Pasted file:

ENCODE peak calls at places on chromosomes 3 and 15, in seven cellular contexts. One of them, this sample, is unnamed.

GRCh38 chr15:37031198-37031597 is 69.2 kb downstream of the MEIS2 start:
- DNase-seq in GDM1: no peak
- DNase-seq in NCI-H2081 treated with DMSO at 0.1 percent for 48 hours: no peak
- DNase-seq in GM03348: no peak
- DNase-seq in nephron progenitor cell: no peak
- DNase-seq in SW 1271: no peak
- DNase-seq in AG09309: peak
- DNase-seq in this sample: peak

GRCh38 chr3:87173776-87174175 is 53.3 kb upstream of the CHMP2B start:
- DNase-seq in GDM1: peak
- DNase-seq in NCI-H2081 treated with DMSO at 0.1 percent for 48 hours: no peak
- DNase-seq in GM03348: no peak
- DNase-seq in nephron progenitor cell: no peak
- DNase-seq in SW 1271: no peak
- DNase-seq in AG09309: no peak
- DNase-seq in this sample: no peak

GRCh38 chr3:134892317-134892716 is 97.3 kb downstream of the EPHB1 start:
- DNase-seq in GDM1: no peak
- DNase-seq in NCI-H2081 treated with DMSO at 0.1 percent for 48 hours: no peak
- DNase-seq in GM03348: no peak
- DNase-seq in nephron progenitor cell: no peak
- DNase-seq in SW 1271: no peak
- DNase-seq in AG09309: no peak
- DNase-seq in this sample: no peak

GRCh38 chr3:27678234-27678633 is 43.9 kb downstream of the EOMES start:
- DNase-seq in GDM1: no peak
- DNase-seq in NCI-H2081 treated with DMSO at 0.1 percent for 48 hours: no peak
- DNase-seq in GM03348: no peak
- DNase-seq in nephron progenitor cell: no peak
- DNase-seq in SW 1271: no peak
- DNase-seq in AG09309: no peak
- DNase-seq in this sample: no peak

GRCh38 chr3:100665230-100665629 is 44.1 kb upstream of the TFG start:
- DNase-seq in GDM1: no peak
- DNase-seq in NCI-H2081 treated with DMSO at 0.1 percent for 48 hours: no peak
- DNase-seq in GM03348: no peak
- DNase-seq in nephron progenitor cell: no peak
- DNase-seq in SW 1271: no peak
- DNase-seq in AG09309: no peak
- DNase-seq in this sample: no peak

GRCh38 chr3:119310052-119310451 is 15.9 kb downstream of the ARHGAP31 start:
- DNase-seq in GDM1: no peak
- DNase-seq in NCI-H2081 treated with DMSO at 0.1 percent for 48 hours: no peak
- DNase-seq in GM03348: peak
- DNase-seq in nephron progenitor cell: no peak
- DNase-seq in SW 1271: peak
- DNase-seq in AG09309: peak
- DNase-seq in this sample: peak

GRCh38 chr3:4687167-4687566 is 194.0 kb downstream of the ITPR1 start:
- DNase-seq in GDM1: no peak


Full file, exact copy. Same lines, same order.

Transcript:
ENCODE peak calls at places on chromosomes 3 and 15, in seven cellular contexts. One of them, this sample, is unnamed.

GRCh38 chr15:37031198-37031597 is 69.2 kb downstream of the MEIS2 start:
- DNase-seq in GDM1: no peak
- DNase-seq in NCI-H2081 treated with DMSO at 0.1 percent for 48 hours: no peak
- DNase-seq in GM03348: no peak
- DNase-seq in nephron progenitor cell: no peak
- DNase-seq in SW 1271: no peak
- DNase-seq in AG09309: peak
- DNase-seq in this sample: peak

GRCh38 chr3:87173776-87174175 is 53.3 kb upstream of the CHMP2B start:
- DNase-seq in GDM1: peak
- DNase-seq in NCI-H2081 treated with DMSO at 0.1 percent for 48 hours: no peak
- DNase-seq in GM03348: no peak
- DNase-seq in nephron progenitor cell: no peak
- DNase-seq in SW 1271: no peak
- DNase-seq in AG09309: no peak
- DNase-seq in this sample: no peak

GRCh38 chr3:134892317-134892716 is 97.3 kb downstream of the EPHB1 start:
- DNase-seq in GDM1: no peak
- DNase-seq in NCI-H2081 treated with DMSO at 0.1 percent for 48 hours: no peak
- DNase-seq in GM03348: no peak
- DNase-seq in nephron progenitor cell: no peak
- DNase-seq in SW 1271: no peak
- DNase-seq in AG09309: no peak
- DNase-seq in this sample: no peak

GRCh38 chr3:27678234-27678633 is 43.9 kb downstream of the EOMES start:
- DNase-seq in GDM1: no peak
- DNase-seq in NCI-H2081 treated with DMSO at 0.1 percent for 48 hours: no peak
- DNase-seq in GM03348: no peak
- DNase-seq in nephron progenitor cell: no peak
- DNase-seq in SW 1271: no peak
- DNase-seq in AG09309: no peak
- DNase-seq in this sample: no peak

GRCh38 chr3:100665230-100665629 is 44.1 kb upstream of the TFG start:
- DNase-seq in GDM1: no peak
- DNase-seq in NCI-H2081 treated with DMSO at 0.1 percent for 48 hours: no peak
- DNase-seq in GM03348: no peak
- DNase-seq in nephron progenitor cell: no peak
- DNase-seq in SW 1271: no peak
- DNase-seq in AG09309: no peak
- DNase-seq in this sample: no peak

GRCh38 chr3:119310052-119310451 is 15.9 kb downstream of the ARHGAP31 start:
- DNase-seq in GDM1: no peak
- DNase-seq in NCI-H2081 treated with DMSO at 0.1 percent for 48 hours: no peak
- DNase-seq in GM03348: peak
- DNase-seq in nephron progenitor cell: no peak
- DNase-seq in SW 1271: peak
- DNase-seq in AG09309: peak
- DNase-seq in this sample: peak

GRCh38 chr3:4687167-4687566 is 194.0 kb downstream of the ITPR1 start:
- DNase-seq in GDM1: no peak